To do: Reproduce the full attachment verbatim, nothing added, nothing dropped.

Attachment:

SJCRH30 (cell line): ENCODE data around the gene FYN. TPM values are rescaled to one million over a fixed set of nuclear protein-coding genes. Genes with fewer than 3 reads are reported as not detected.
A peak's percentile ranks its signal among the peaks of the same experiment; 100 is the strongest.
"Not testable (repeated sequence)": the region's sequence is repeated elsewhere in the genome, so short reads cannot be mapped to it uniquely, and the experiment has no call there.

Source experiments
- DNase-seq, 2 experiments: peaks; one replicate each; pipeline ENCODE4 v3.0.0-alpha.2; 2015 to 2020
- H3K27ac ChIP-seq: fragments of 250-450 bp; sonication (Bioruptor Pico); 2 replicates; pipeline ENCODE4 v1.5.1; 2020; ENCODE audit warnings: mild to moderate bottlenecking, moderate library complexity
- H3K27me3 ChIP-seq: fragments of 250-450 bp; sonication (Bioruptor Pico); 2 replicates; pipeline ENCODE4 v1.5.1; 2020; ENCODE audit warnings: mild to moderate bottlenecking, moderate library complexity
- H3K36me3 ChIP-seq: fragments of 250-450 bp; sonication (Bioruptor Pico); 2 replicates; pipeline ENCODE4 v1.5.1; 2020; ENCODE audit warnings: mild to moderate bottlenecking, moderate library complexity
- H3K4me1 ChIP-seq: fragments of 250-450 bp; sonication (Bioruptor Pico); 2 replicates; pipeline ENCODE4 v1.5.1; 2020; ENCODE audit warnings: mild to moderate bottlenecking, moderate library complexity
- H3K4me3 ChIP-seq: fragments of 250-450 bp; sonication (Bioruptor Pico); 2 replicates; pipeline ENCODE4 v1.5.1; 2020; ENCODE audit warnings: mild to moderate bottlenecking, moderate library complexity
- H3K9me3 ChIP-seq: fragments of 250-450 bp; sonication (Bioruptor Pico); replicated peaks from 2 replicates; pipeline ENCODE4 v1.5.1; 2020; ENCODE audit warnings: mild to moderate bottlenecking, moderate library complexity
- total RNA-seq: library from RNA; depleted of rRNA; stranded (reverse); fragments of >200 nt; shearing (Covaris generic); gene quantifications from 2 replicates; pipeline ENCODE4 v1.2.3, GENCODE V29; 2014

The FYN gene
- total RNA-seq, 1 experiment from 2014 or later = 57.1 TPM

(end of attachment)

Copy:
SJCRH30 (cell line): ENCODE data around the gene FYN. TPM values are rescaled to one million over a fixed set of nuclear protein-coding genes. Genes with fewer than 3 reads are reported as not detected.
A peak's percentile ranks its signal among the peaks of the same experiment; 100 is the strongest.
"Not testable (repeated sequence)": the region's sequence is repeated elsewhere in the genome, so short reads cannot be mapped to it uniquely, and the experiment has no call there.

Source experiments
- DNase-seq, 2 experiments: peaks; one replicate each; pipeline ENCODE4 v3.0.0-alpha.2; 2015 to 2020
- H3K27ac ChIP-seq: fragments of 250-450 bp; sonication (Bioruptor Pico); 2 replicates; pipeline ENCODE4 v1.5.1; 2020; ENCODE audit warnings: mild to moderate bottlenecking, moderate library complexity
- H3K27me3 ChIP-seq: fragments of 250-450 bp; sonication (Bioruptor Pico); 2 replicates; pipeline ENCODE4 v1.5.1; 2020; ENCODE audit warnings: mild to moderate bottlenecking, moderate library complexity
- H3K36me3 ChIP-seq: fragments of 250-450 bp; sonication (Bioruptor Pico); 2 replicates; pipeline ENCODE4 v1.5.1; 2020; ENCODE audit warnings: mild to moderate bottlenecking, moderate library complexity
- H3K4me1 ChIP-seq: fragments of 250-450 bp; sonication (Bioruptor Pico); 2 replicates; pipeline ENCODE4 v1.5.1; 2020; ENCODE audit warnings: mild to moderate bottlenecking, moderate library complexity
- H3K4me3 ChIP-seq: fragments of 250-450 bp; sonication (Bioruptor Pico); 2 replicates; pipeline ENCODE4 v1.5.1; 2020; ENCODE audit warnings: mild to moderate bottlenecking, moderate library complexity
- H3K9me3 ChIP-seq: fragments of 250-450 bp; sonication (Bioruptor Pico); replicated peaks from 2 replicates; pipeline ENCODE4 v1.5.1; 2020; ENCODE audit warnings: mild to moderate bottlenecking, moderate library complexity
- total RNA-seq: library from RNA; depleted of rRNA; stranded (reverse); fragments of >200 nt; shearing (Covaris generic); gene quantifications from 2 replicates; pipeline ENCODE4 v1.2.3, GENCODE V29; 2014

The FYN gene
- total RNA-seq, 1 experiment from 2014 or later = 57.1 TPM